Enemy of the Press
Donald Trump on Twitter: "The Fake News hates me saying that they are the Enemy of the People only because they know it’s TRUE. I am providing a great service by explaining this to the American People. They purposely cause great division & distrust. They can also cause War! They are very dangerous & sick!"
Trump speaking to Veterans of Foreign Wars: “Just remember, what you are seeing and what you are reading is not what’s happening. Just stick with us, don’t believe the crap you see from these people [pointing at reporters], the fake news.”
Five shot dead at US paper
Capital Gazette reporter Phil Davis after a gunman opened fire at his newspaper in Annapolis, Maryland, killing five staff: “There is nothing more terrifying than hearing multiple people get shot while you’re under your desk and then hear the gunman reload.”
David Simon on Twitter: "Two of my friends are dead in Annapolis. That there are unstable people with grievances against journalists is a given. That the US President has declared that journalists are ‘enemies of the people’ creates a climate that can encourage violence is extremely relevant as a newsroom is shot to pieces. Leadership?"
Paul Dacre retires as Daily Mail editor
Lord Rothermere on Paul Dacre, whose resignation as editor of the Daily Mail after 26 years was announced in June: “Paul is, quite simply, the greatest Fleet Street editor of his generation not only for his huge circulation successes on both the Mail and Standard but also for the sheer power of his many campaigns, investigations and crusades that have held power to account, given a voice to the voiceless and often set the political agenda through six prime ministerships."
Polly Toynbee in the Guardian: "Asked for the winning formula of his Daily Mail, Lord Northcliffe replied: 'I give my readers a daily hate.' No one has kept that flame burning more brightly than Paul Dacre, poisoner of the national psyche, bully-in-chief, whose iron whim has terrified prime ministers for a quarter of a century… Like all bullies he targets underdogs, imposing on the country racism, homophobia and philistinism, and shunning complexity and evidence."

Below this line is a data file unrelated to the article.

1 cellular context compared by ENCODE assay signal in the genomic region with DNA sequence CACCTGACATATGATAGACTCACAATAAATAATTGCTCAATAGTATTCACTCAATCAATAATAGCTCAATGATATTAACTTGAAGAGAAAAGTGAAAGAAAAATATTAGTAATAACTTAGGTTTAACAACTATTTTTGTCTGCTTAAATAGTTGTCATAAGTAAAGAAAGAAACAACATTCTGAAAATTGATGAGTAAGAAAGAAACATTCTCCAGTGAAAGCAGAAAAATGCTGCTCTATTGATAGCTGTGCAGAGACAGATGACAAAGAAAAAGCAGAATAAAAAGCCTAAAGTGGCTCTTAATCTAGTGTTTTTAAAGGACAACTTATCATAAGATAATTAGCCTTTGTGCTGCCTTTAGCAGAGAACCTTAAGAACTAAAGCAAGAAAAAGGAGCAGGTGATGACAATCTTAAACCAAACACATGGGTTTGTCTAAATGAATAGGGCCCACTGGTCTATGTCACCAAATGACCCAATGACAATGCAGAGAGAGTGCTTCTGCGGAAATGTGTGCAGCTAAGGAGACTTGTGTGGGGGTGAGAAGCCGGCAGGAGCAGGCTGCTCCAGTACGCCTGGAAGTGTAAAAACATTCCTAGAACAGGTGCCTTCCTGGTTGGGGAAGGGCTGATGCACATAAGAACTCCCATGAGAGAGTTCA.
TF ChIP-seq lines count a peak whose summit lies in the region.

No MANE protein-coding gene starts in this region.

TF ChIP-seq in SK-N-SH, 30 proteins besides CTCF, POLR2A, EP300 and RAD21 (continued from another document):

Former Observer editor Roger Alton in a letter to the Guardian: "Paul Dacre is a very great man and a newspaperman of genius who has done as much to improve the quality of life in Britain as anybody I can think of. One of my great regrets about his departure is that the scoundrels, rogues and thieves who stalk this pleasant land will soon have a much freer ride than before.”
Geordie Greig made editor of the Daily Mail
Ex-Sun editor David Yelland on Twitter: "Putting remainer Geordie Greig in at the Daily Mail isn’t just big news it is revolutionary. This changes everything for Brexit and the consequences could be historic."
Paul Dacre in The Spectator: “Support for Brexit is in the DNA of both the Daily Mail and, more pertinently, its readers. Any move to reverse this would be editorial and commercial suicide.”
Guardian goes tabloid
The Sun in a leader: "THE Sun warmly welcomes the Guardian to the tabloid club. As of today, the cash-strapped newspaper has shrunk to save on costs after making a £38million loss in 2016/17. So, from one tabloid to another, here is our suggestion for them to turn around their failing fortunes: actually report some exclusive, rip-roaring stories."
Rudd quits over Windrush scandal
Guardian editor Kath Viner: "The resignation of the British home secretary, Amber Rudd, over the Windrush scandal marks an important moment for independent, investigative journalism, demonstrating how it can hold power to account in order unequivocally to change people’s lives for the better. The Guardian reporter Amelia Gentleman has spent the past six months exposing the truth of the suffering of the Windrush generation."
Observer scoop on Cambridge Analytica
The Observer's Carole Cadwalladr, who broke the Cambridge Analytica data mining story, on Twitter: "Yesterday @facebook threatened to sue us. Today we publish this. Meet the whistleblower blowing the lid off Facebook & Cambridge Analytica."
Carole Cadwalladr on Twitter on Mark Zuckerberg's appearance before Congress in Washington: "Remember this. #Zuckerberg only here because: #journalism. But #journalism broken because: @facebook."
Facebook's CTO Mike Schroepfer, appearing before the Culture and Media Committee, after he was asked to apologise for the company threatening to sue the Guardian and Observer for defamation: “We thought this was accepted cultural practice in the UK… I am sorry that journalists feel that we are trying to prevent them from getting the truth out.”
NME out of print
Paul Cheal, Time Inc UK group managing director, announcing NME was to go digital only: “Unfortunately we have now reached a point where the free weekly magazine is no longer financially viable. It is in the digital space where effort and investment will focus to secure a strong future for this famous brand.”
Danny Baker: "The NME never once asked me where I studied. Or what certificates I had. Or where I saw myself in 5 years. They just sent you to see some band and asked for 400 words on them. If they liked it they'd give you an album to review. Next thing you know you're in New York…"
Media slammed over Arena attack reports